Faye Schoolcraft was born in Chicago, Illinois, to artist parents, Freeman and Cora Schoolcraft . The family moved to Georgia in 1965. While in the South, she worked for the South Carolina Arts Commission Mobile Arts Program, teaching workshops in rural communities. She migrated to San Francisco, California in 1981 and did post-graduate work at the California College of Arts and Crafts in Oakland, and earned a Masters Degree in Fine Arts from Fiberworks of Berkeley, a branch of John F. Kennedy University. She currently resides in Nevada City, California and teaches ceramics and fiber arts at Sierra College. She has exhibited nationally, most notably: Crocker Museum Art Auction, Sacramento, B.N.S.A . Crocker Museum, Sacramento, J.Paul Getty Villa Museum Store, Sculptural Object Fine Art ( S.O.F.A) Chicago, National Fiber Directions in Wichita, Kansas, Small Wonders in New York, New York, Art Santa Fe, Burning Man , Black Rock Desert, Nevada, Feats of Clay in Lincoln, California, The Los Angeles Art Show.
My work integrates my life long interests in dance and the natural environment.
I try to capture the grace of bodies moving in space, the play of light on the forest floors, the reflection of the landscape on water, or trees and mountains silhouetted against the sky.
I find inspiration in the textures, patterns, and shapes of the surfaces of the earth and use these metaphorically to create organic structures that will relay an experience or articulate a concept.
My focus on fiber art began 20 years ago after decades of more traditional quilting and exploration of many art forms – graphic arts and design; painting; and printmaking. Contemporary fabric, fiber and mixed media art provide avenues for the artistic expression of my life experience and centers on inspirational themes such as hope, compassion, peace, and the environment.
I enjoy combining personal and heartfelt subject matter with a passion for color and a compulsion for finely detailed craft. Creating in my home studio in Nevada City is a daily practice which brings joy, solace, and purpose to my life.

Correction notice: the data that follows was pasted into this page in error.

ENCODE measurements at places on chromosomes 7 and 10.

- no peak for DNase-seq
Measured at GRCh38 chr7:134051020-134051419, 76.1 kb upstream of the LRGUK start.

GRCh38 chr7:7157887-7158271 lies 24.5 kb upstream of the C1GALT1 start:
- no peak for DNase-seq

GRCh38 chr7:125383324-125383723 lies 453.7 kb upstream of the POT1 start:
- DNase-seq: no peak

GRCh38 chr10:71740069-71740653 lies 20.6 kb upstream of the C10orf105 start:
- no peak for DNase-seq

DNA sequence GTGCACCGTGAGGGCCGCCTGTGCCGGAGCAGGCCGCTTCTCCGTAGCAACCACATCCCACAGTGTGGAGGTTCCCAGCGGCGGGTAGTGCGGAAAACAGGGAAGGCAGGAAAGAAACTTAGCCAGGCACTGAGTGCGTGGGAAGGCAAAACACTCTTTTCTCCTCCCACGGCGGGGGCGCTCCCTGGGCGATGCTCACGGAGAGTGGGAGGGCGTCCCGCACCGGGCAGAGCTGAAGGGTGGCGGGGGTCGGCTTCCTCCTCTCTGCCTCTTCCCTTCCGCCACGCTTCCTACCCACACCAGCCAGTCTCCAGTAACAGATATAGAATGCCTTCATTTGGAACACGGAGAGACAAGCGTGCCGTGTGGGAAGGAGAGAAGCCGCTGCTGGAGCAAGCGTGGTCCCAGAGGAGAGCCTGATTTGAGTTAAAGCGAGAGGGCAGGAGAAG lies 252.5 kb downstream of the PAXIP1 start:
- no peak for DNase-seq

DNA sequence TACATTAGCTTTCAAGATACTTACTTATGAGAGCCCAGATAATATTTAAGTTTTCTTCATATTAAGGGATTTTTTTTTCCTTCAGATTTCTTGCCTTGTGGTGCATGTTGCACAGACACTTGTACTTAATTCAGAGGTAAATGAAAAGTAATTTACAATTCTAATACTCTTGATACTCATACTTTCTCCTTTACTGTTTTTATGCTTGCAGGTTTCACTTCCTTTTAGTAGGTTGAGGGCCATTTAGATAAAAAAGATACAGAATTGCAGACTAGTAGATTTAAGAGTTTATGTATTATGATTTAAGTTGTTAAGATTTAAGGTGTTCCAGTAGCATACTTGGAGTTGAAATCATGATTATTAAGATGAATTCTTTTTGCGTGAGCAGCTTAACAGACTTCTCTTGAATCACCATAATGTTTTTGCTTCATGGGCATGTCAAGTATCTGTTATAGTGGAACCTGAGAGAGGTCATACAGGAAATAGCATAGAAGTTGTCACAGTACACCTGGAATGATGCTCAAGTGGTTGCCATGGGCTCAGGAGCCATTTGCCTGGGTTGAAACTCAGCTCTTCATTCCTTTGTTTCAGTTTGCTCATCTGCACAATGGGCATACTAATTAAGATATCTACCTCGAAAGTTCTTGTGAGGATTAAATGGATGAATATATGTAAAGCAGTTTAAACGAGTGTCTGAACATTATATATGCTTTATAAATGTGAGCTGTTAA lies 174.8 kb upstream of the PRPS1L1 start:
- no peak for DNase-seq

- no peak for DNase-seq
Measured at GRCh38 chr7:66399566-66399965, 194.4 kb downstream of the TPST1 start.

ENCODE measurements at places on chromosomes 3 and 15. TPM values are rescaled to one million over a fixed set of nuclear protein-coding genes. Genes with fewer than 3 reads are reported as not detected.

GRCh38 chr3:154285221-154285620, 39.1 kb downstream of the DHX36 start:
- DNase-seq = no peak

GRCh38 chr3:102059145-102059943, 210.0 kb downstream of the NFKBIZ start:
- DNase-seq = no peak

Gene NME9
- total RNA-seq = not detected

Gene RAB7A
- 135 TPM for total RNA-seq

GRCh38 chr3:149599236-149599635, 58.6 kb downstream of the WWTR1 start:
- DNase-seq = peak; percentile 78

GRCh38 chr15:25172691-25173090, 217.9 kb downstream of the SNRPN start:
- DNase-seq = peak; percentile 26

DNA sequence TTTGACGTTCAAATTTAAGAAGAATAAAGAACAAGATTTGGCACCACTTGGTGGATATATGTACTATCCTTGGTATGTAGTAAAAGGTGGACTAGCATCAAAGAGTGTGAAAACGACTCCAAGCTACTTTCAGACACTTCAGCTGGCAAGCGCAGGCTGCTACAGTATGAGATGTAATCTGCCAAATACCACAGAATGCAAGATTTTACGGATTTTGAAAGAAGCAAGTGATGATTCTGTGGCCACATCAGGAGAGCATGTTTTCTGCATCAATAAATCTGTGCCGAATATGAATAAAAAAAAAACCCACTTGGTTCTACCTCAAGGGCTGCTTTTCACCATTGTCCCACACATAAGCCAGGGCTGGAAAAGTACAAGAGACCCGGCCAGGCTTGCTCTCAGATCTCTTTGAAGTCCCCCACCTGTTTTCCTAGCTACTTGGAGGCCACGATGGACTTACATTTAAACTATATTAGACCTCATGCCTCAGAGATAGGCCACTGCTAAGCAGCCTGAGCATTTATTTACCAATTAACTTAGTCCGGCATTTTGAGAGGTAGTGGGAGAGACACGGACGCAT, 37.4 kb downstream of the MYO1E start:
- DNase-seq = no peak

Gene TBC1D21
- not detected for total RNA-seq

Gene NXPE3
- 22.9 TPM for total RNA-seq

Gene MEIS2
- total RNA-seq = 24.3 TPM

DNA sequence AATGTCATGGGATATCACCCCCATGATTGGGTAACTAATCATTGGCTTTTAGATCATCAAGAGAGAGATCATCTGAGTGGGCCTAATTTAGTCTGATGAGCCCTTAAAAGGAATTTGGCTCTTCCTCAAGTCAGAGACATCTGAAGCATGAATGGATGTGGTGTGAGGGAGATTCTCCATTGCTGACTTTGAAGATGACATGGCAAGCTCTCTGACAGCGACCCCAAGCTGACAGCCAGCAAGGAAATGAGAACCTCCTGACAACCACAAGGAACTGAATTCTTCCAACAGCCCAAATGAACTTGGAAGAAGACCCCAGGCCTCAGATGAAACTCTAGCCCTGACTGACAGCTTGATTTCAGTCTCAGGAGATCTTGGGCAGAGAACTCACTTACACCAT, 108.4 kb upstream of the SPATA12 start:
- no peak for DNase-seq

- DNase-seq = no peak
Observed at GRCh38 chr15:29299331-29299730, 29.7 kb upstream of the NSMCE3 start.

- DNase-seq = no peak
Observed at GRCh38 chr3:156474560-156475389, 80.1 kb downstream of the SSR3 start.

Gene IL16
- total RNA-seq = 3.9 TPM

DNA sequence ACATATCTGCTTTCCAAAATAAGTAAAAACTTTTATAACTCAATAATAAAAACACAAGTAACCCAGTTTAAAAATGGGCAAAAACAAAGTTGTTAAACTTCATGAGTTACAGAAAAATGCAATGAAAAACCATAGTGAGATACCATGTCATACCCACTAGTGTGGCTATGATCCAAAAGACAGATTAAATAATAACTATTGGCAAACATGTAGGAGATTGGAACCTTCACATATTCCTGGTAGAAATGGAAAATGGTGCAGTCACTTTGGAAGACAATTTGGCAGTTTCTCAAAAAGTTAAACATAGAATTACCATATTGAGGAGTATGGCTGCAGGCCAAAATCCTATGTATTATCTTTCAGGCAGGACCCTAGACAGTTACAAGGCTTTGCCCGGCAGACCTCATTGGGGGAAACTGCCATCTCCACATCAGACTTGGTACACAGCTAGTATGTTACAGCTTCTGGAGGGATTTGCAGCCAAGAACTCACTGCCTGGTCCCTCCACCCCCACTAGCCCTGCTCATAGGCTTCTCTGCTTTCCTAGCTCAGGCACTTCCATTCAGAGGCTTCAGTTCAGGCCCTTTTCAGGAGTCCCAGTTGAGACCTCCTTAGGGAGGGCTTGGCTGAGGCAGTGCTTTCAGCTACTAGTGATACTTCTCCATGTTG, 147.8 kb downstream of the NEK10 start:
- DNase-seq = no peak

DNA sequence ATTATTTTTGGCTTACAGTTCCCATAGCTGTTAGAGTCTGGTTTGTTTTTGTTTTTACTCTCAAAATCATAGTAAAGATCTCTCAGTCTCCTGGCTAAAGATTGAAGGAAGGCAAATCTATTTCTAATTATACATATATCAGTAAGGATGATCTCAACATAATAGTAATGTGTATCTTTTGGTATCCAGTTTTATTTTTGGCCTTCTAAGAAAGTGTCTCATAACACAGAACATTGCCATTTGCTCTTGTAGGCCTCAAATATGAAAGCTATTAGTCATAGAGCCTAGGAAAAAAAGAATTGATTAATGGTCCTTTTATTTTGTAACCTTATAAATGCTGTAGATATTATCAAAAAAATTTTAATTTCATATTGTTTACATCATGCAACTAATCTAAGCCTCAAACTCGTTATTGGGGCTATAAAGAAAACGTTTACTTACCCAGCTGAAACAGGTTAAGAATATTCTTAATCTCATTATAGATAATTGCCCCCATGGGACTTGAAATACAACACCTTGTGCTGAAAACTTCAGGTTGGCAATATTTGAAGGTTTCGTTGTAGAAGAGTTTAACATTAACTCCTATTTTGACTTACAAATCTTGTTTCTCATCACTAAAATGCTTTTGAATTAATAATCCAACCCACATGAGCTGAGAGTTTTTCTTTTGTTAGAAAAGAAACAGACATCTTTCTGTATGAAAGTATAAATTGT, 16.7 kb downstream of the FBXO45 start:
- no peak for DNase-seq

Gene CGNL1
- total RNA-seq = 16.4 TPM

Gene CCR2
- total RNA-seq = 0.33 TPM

Since becoming a full-time fiber artist, I have garnered recognition in a variety of art arenas, nationally and internationally. I also maintain an ongoing display at the Art Works Gallery in Grass Valley, CA.
Brynn Farwell was born in Penn Valley, California. In 2013, she moved to Seattle, Washington to attend Cornish College of the Arts where she received her Bachelor’s in Fine Arts in 2017. She has exhibited in several solo and group exhibitions in Seattle, New York, and Nevada County. During her time in school, she studied abroad in Rome, Italy, in the Rome Studio Art Program through the University of Washington, Bothell. She was selected as one in fourteen students across the continent to participate in the New York Studio Residency Program in Brooklyn, NY, in 2016. Brynn has worked for several non-profits including the Center for Wooden Boats in Seattle, as a youth sailing instructor and A.I.R. (Artist in Residence) Gallery in Brooklyn, as a Benefit Coordinator. Since moving back to Nevada County, Brynn sings in a local funk band, Elevation, creates visual art in her studio, and works at The Center for the Arts in order to participate in and give back to the artistic community she has always loved.